FOOD-The new currency?

Okay the so-called Green Revolution has now run its course. Starting in the 60’s Science was able to help produce more food for the world’s hungry. Now that revolution has run its course. Genetic modification of food is part of human history. Look at Maize to Corn. But the largely unregulated distribution of genetically modified food needs far better transparency. Revealed in morning papers that in the US southeast Wheat often no longer immune to fly attacks. More on that later.

Maslov’s Heirarchy of NEEDS redux. Also Malthus!

Well read between the lines on this story:

And guess who science and agro-business is the world’s largest? And conversion of crops to energy use in USA is now significant factor in not just USA food prices but also the World’s food prices. Stockpiles of USA grain are near lowest levels. Here in the NNK of VA [NNK=Northern Neck-meaing land between Potomac and Rappahannock rivers] forest land is being converted to crop lands for the first time in over a century. Hope some good use being made of some might fine hardwoods and sofwoods from newly cleared fields.
And perhaps not so strangely, the Department of Agriculture has the best Agriculture INTELL unit in the world. NSC has none of its own nor does DOD or Dept. of State.  Do you know who Obama’s Secretary of Ag is?
My point is simple! Any international disaster assistance or even humanitarian relief generally looks like all about food the rest of this century.

Economists and experts in food security have warned repeatedly in recent years that an unbridled rise in food prices could trigger the very kind of explosion of citizen anger that’s now threatening to topple the Egyptian government. Such anger is likely to rise elsewhere, too.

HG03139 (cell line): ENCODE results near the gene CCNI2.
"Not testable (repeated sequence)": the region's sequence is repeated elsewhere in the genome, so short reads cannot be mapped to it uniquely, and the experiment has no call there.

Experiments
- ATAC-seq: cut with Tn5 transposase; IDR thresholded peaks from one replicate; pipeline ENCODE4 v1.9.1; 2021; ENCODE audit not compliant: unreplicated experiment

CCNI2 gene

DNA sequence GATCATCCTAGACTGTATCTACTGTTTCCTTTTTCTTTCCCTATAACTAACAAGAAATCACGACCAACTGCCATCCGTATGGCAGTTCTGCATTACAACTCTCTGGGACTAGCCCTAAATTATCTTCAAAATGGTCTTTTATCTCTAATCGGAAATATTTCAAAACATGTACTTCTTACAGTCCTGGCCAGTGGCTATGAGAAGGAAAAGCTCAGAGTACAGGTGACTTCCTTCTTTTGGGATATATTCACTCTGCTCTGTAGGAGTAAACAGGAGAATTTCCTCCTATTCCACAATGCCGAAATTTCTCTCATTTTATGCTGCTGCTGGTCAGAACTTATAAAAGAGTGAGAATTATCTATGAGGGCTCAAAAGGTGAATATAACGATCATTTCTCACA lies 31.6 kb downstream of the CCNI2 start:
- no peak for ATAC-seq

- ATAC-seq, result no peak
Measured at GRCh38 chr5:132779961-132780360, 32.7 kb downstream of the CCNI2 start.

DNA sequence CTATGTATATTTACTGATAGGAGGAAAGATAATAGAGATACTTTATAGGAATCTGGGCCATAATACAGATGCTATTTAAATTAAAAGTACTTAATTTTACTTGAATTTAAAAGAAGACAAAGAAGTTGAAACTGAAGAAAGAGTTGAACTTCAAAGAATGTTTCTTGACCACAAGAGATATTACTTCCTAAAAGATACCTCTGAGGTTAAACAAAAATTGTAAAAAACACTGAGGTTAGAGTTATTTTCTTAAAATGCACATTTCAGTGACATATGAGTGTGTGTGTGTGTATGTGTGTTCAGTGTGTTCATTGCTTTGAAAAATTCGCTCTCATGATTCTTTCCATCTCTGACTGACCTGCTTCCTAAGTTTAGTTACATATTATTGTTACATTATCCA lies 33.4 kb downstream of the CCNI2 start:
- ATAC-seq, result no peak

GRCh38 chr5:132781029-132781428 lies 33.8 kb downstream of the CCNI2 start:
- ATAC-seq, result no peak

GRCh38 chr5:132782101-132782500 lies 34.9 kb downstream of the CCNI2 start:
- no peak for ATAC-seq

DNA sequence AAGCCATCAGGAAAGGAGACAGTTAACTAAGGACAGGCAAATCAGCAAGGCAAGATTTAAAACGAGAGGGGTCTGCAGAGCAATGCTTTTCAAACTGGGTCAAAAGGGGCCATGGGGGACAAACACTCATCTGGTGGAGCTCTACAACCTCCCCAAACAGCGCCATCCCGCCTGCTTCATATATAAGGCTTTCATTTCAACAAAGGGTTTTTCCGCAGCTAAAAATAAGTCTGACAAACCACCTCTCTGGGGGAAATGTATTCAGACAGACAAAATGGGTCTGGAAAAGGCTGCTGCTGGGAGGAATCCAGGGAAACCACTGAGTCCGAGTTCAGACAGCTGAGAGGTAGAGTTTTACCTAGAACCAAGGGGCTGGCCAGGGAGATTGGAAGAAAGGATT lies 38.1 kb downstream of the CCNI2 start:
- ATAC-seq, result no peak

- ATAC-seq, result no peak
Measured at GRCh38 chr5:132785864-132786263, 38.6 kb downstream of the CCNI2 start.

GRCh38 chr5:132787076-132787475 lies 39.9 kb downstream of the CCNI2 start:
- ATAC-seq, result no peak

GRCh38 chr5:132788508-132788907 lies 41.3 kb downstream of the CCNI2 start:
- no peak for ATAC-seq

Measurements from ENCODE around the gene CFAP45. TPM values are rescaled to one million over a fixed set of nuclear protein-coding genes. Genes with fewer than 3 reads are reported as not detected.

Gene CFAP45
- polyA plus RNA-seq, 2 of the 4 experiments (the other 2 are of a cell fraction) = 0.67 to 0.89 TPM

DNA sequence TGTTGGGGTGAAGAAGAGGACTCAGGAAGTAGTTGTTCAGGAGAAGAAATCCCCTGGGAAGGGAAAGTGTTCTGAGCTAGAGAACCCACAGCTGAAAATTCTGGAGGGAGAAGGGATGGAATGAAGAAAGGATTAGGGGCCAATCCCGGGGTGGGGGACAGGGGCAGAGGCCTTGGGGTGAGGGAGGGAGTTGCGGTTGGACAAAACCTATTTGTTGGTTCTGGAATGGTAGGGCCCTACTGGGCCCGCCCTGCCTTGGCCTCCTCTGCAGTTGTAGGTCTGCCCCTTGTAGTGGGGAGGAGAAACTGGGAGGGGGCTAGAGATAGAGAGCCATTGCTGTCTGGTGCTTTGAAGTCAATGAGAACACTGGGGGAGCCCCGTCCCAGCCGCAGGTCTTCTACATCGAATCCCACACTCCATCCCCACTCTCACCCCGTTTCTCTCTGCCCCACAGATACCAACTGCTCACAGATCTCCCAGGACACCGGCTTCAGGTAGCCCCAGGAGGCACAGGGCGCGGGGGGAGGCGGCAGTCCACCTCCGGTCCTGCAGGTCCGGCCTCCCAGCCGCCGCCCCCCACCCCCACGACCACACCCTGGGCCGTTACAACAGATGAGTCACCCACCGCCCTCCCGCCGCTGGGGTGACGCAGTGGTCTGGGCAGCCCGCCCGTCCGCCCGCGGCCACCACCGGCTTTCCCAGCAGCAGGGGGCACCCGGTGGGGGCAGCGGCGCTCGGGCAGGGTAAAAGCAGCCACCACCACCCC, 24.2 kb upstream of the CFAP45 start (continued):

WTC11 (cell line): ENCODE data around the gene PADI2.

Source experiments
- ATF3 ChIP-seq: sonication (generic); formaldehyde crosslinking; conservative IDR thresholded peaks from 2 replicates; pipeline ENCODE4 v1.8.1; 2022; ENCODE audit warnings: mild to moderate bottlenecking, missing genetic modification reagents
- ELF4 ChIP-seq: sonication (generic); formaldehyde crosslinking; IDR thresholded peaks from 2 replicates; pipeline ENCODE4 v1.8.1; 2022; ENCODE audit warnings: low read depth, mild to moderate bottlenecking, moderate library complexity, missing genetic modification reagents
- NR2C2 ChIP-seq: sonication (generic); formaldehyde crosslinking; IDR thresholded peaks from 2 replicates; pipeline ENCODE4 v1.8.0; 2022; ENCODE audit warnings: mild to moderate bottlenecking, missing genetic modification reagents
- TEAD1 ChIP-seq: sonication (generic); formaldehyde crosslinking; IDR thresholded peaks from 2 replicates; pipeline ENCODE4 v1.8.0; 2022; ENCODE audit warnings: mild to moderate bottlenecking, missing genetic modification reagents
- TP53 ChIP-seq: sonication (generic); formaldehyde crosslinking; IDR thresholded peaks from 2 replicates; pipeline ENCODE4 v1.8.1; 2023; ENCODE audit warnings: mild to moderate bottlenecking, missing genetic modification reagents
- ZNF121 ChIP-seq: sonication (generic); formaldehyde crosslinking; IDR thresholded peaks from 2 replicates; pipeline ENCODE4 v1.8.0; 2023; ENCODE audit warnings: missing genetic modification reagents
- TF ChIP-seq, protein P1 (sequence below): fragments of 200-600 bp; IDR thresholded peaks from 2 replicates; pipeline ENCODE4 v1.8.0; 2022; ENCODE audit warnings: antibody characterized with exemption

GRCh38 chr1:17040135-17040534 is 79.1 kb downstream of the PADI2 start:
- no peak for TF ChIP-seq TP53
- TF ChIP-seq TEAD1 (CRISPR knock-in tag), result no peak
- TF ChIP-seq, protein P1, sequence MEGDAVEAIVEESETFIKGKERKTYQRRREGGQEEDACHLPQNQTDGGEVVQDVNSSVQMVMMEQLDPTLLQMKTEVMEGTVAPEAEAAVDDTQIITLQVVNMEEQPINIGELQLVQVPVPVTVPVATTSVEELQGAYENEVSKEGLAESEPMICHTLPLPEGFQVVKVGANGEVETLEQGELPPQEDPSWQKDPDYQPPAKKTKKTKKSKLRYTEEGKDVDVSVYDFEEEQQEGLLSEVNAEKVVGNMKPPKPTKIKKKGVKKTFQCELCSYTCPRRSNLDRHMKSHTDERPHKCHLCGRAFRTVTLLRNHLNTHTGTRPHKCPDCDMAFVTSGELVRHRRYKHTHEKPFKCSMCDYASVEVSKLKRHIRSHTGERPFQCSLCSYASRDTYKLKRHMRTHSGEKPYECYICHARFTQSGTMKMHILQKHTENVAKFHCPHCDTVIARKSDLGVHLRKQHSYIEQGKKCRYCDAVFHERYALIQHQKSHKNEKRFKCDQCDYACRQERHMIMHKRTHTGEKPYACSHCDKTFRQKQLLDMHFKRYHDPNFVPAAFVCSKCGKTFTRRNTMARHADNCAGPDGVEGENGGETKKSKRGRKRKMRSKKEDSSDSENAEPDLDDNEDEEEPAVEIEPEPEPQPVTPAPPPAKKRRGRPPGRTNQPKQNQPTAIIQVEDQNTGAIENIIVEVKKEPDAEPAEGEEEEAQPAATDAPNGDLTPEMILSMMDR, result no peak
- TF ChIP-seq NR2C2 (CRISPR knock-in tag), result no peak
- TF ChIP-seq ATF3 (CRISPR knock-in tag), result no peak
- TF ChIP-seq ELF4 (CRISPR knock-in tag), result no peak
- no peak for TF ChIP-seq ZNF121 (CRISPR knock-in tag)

About vlg338
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2 Responses to FOOD-The new currency?

  1. Jeff Bowers says:

    The disruptive impacts of climate change on food production are only beginning, particularly in an era reigned by decidedly non-resilient systems of monoculture. Resilience will be a key component of any strategy of adaptation, but my fear is that we’re tilting at the windmill of climate change reversal when we should be focused more tightly on adapting to a world that is changing before our eyes. It doesn’t matter who left the barn door open; it’s likely too late to close it now. Our collective energies should be directed at creating and promoting resilience in all basic productive capacities, including but not limited to food and energy. The political ramifications of not doing so will impact even the most “civilized” of societies.

  2. vlg338 says:

    Seems to be a concensus that when CO2 reaches certain levels that no turning back based on human efforts. I believe we (earth) close to that number now and will meet it shortly. Thanks for the comment and agree completely.

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